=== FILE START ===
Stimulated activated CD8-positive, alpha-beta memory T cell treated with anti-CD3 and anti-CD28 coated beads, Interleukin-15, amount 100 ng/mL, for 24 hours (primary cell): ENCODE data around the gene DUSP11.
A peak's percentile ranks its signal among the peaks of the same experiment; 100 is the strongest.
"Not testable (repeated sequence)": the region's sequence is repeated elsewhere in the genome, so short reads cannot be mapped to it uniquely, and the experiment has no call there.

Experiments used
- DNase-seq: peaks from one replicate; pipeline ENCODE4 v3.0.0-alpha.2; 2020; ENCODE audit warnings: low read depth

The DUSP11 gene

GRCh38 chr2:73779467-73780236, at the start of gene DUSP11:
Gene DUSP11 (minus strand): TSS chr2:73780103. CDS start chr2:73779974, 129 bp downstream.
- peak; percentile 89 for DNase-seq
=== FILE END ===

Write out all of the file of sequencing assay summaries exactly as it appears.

Stimulated activated CD8-positive, alpha-beta memory T cell treated with anti-CD3 and anti-CD28 coated beads, Interleukin-15, amount 100 ng/mL, for 24 hours (primary cell): ENCODE data around the gene DUSP11.
A peak's percentile ranks its signal among the peaks of the same experiment; 100 is the strongest.
"Not testable (repeated sequence)": the region's sequence is repeated elsewhere in the genome, so short reads cannot be mapped to it uniquely, and the experiment has no call there.

Experiments used
- DNase-seq: peaks from one replicate; pipeline ENCODE4 v3.0.0-alpha.2; 2020; ENCODE audit warnings: low read depth

The DUSP11 gene

GRCh38 chr2:73779467-73780236, at the start of gene DUSP11:
Gene DUSP11 (minus strand): TSS chr2:73780103. CDS start chr2:73779974, 129 bp downstream.
- peak; percentile 89 for DNase-seq